In a drawer Sandy has $5$ pairs of socks, each pair a different color. On Monday Sandy selects two individual socks at random from the $10$ socks in the drawer. On Tuesday Sandy selects $2$ of the remaining $8$ socks at random and on Wednesday two of the remaining $6$ socks at random. Find the probability that Wednesday is the first day Sandy selects matching socks.

Point $A,B,C,D,$ and $E$ are equally spaced on a minor arc of a cirle. Points $E,F,G,H,I$ and $A$ are equally spaced on a minor arc of a second circle with center $C$ as shown in the figure below. The angle $\angle ABD$ exceeds $\angle AHG$ by $12^\circ$. Find the degree measure of $\angle BAG$.

In the diagram below, $ABCD$ is a square. Point $E$ is the midpoint of $\overline{AD}$. Points $F$ and $G$ lie on $\overline{CE}$, and $H$ and $J$ lie on $\overline{AB}$ and $\overline{BC}$, respectively, so that $FGHJ$ is a square. Points $K$ and $L$ lie on $\overline{GH}$, and $M$ and $N$ lie on $\overline{AD}$ and $\overline{AB}$, respectively, so that $KLMN$ is a square. The area of $KLMN$ is $99$. Find the area of $FGHJ$.

For positive integer $n$, let $s(n)$ denote the sum of the digits of $n$. Find the smallest positive integer satisfying $s(n) = s(n+864) = 20$.

Let $S$ be the set of all ordered triple of integers $(a_1,a_2,a_3)$ with $1 \le a_1,a_2,a_3 \le 10$. Each ordered triple in $S$ generates a sequence according to the rule $a_n=a_{n-1}\cdot | a_{n-2}-a_{n-3} |$ for all $n \ge 4$. Find the number of such sequences for which $a_n=0$ for some $n$.

Let $f(x)$ be a third-degree polynomial with real coefficients satisfying $$|f(1)|=|f(2)|=|f(3)|=|f(5)|=|f(6)|=|f(7)|=12.$$ Find $|f(0)|$.

Triangle $ABC$ has positive integer side lengths with $AB=AC$. Let $I$ be the intersection of the bisectors of $\angle B$ and $\angle C$. Suppose $BI=8$. Find the smallest possible perimeter of $\triangle ABC$.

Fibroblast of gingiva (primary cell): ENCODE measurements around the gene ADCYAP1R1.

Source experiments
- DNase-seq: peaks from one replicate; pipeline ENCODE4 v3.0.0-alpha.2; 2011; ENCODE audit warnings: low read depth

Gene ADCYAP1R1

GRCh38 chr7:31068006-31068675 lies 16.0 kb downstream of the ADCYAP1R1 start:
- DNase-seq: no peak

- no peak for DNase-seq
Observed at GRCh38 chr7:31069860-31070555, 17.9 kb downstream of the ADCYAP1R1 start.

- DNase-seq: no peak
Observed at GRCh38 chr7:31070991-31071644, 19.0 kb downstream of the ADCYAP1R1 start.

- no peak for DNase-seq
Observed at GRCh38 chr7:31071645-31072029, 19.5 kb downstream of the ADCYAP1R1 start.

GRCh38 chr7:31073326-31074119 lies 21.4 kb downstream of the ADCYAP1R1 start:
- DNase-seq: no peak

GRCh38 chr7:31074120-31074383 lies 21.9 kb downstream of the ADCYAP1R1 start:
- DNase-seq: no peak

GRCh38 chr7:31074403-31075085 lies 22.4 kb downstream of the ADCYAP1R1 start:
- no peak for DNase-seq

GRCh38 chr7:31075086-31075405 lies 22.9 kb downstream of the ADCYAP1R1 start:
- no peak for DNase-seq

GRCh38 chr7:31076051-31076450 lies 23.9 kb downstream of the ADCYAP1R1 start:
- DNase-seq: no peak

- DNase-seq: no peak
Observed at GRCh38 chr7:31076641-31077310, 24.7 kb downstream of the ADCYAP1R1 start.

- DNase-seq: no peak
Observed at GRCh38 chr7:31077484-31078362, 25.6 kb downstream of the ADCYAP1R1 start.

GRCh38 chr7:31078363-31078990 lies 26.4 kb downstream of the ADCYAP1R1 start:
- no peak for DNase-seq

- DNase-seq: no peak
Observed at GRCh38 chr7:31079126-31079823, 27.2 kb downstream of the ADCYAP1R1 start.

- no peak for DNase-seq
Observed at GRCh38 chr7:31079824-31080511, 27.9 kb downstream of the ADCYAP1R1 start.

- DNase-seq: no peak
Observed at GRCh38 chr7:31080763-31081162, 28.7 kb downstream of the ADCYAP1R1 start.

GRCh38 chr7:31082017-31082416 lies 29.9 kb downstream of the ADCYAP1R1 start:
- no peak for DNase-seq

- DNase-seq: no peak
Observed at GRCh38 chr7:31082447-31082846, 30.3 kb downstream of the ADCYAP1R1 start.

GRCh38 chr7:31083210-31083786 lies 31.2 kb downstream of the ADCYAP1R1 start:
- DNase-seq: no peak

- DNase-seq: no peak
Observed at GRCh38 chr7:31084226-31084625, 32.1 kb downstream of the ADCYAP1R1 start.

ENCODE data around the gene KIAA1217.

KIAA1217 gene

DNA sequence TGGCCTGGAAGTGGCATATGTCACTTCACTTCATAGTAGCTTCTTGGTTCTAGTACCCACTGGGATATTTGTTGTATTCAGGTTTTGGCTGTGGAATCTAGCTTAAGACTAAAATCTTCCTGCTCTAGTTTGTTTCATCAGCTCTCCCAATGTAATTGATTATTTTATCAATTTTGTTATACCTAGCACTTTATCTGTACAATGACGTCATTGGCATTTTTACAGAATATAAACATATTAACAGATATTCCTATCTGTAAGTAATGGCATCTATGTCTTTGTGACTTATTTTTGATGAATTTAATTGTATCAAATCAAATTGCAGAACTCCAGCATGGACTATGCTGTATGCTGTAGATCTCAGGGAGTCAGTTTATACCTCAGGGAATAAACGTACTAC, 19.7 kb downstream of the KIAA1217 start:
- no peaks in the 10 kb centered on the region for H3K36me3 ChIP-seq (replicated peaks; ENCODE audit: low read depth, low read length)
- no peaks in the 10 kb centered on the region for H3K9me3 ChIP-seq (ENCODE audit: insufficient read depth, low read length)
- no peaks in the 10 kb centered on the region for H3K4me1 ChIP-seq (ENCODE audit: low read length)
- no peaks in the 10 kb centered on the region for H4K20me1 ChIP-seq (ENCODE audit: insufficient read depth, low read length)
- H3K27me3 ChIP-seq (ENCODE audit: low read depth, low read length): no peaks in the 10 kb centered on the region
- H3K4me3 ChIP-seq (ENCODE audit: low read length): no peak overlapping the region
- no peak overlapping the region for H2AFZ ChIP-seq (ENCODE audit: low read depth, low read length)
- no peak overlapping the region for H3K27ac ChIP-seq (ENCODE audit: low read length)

Consider all $1000$-element subsets of the set $\{1, 2, 3, ... , 2015\}$. From each such subset choose the least element. Find the arithmetic mean of all of these least elements.

With all angles measured in degrees, the product $\displaystyle\prod_{k=1}^{45} csc^2(2k-1)^\circ=m^n$, where $m$ and $n$ are integers greater than 1. Find $m+n$.

For each integer $n \ge 2$, let $A(n)$ be the area of the region in the coordinate plane defined by the inequalities $1\le x \le n$ and $0\le y \le x \left\lfloor \sqrt x \right\rfloor$, where $\left\lfloor \sqrt x \right\rfloor$ is the greatest integer not exceeding $\sqrt x$. Find the number of values of $n$ with $2\le n \le 1000$ for which $A(n)$ is an integer.

A block of wood has the shape of a right circular cylinder with radius $6$ and height $8$, and its entire surface has been painted blue. Points $A$ and $B$ are chosen on the edge of one of the circular faces of the cylinder so that $\overset\frown{AB}$ on that face measures $120^\text{o}$. The block is then sliced in half along the plane that passes through point $A$, point $B$, and the center of the cylinder, revealing a flat, unpainted face on each half. The area of one of these unpainted faces is $a\cdot\pi + b\sqrt{c}$, where $a$, $b$, and $c$ are integers and $c$ is not divisible by the square of any prime. Find $a+b+c$.

Let $N$ be the least positive integer that is both $22$ percent less than one integer and $16$ percent greater than another integer. Find the remainder when $N$ is divided by $1000$.

In a new school $40$ percent of the students are freshmen, $30$ percent are sophomores, $20$ percent are juniors, and $10$ percent are seniors. All freshmen are required to take Latin, and $80$ percent of the sophomores, $50$ percent of the juniors, and $20$ percent of the seniors elect to take Latin. Find the probability that a randomly chosen Latin student is a sophomore.

PolynomialAndEquation
Root
CeilingAndFloor
SpecialSequence
Function
PlaneGeometry
TriangleCenter
VectorMethod
RotationMethod
SolidGemoetry
CoordinatedGeometry
ComputeArea
Combinatorics
AdditionPrinciple
MultiplicationPrinciple
CountTheOpposite
Bijection
HockeyStickFormula
NumberTheoryBasic
FactorizationMethod
Trigonometry
Symmetry
GraphMethod
Invariant